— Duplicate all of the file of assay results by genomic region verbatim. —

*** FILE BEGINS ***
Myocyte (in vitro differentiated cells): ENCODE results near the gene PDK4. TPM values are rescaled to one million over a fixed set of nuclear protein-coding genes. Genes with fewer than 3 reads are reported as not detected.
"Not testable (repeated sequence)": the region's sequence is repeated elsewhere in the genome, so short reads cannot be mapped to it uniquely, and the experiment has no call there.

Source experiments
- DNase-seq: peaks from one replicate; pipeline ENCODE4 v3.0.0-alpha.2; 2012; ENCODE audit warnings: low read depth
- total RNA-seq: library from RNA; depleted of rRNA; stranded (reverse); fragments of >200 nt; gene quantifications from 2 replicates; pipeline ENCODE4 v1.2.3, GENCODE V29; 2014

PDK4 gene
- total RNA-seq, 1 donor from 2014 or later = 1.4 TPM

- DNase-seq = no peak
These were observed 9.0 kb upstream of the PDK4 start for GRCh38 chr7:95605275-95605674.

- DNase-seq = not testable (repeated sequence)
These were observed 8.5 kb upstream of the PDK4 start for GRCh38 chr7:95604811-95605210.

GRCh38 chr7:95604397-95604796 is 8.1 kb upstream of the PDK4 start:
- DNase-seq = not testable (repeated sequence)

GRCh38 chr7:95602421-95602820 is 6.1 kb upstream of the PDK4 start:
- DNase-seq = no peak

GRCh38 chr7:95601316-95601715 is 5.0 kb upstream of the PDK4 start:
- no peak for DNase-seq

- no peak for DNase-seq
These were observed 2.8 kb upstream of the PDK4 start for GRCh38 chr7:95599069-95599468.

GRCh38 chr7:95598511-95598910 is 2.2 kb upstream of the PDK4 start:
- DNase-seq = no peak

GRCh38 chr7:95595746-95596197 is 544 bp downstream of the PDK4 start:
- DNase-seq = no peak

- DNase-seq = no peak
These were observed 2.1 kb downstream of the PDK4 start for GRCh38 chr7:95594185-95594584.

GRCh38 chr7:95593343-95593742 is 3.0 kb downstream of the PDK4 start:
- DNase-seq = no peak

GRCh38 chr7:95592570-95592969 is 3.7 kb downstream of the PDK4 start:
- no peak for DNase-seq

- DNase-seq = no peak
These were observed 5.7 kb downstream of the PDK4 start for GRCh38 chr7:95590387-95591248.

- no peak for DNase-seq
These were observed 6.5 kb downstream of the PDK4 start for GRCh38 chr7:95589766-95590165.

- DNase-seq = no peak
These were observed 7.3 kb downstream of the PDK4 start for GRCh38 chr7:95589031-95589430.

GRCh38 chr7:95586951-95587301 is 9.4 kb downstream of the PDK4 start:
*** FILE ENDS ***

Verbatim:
Myocyte (in vitro differentiated cells): ENCODE results near the gene PDK4. TPM values are rescaled to one million over a fixed set of nuclear protein-coding genes. Genes with fewer than 3 reads are reported as not detected.
"Not testable (repeated sequence)": the region's sequence is repeated elsewhere in the genome, so short reads cannot be mapped to it uniquely, and the experiment has no call there.

Source experiments
- DNase-seq: peaks from one replicate; pipeline ENCODE4 v3.0.0-alpha.2; 2012; ENCODE audit warnings: low read depth
- total RNA-seq: library from RNA; depleted of rRNA; stranded (reverse); fragments of >200 nt; gene quantifications from 2 replicates; pipeline ENCODE4 v1.2.3, GENCODE V29; 2014

PDK4 gene
- total RNA-seq, 1 donor from 2014 or later = 1.4 TPM

- DNase-seq = no peak
These were observed 9.0 kb upstream of the PDK4 start for GRCh38 chr7:95605275-95605674.

- DNase-seq = not testable (repeated sequence)
These were observed 8.5 kb upstream of the PDK4 start for GRCh38 chr7:95604811-95605210.

GRCh38 chr7:95604397-95604796 is 8.1 kb upstream of the PDK4 start:
- DNase-seq = not testable (repeated sequence)

GRCh38 chr7:95602421-95602820 is 6.1 kb upstream of the PDK4 start:
- DNase-seq = no peak

GRCh38 chr7:95601316-95601715 is 5.0 kb upstream of the PDK4 start:
- no peak for DNase-seq

- no peak for DNase-seq
These were observed 2.8 kb upstream of the PDK4 start for GRCh38 chr7:95599069-95599468.

GRCh38 chr7:95598511-95598910 is 2.2 kb upstream of the PDK4 start:
- DNase-seq = no peak

GRCh38 chr7:95595746-95596197 is 544 bp downstream of the PDK4 start:
- DNase-seq = no peak

- DNase-seq = no peak
These were observed 2.1 kb downstream of the PDK4 start for GRCh38 chr7:95594185-95594584.

GRCh38 chr7:95593343-95593742 is 3.0 kb downstream of the PDK4 start:
- DNase-seq = no peak

GRCh38 chr7:95592570-95592969 is 3.7 kb downstream of the PDK4 start:
- no peak for DNase-seq

- DNase-seq = no peak
These were observed 5.7 kb downstream of the PDK4 start for GRCh38 chr7:95590387-95591248.

- no peak for DNase-seq
These were observed 6.5 kb downstream of the PDK4 start for GRCh38 chr7:95589766-95590165.

- DNase-seq = no peak
These were observed 7.3 kb downstream of the PDK4 start for GRCh38 chr7:95589031-95589430.

GRCh38 chr7:95586951-95587301 is 9.4 kb downstream of the PDK4 start: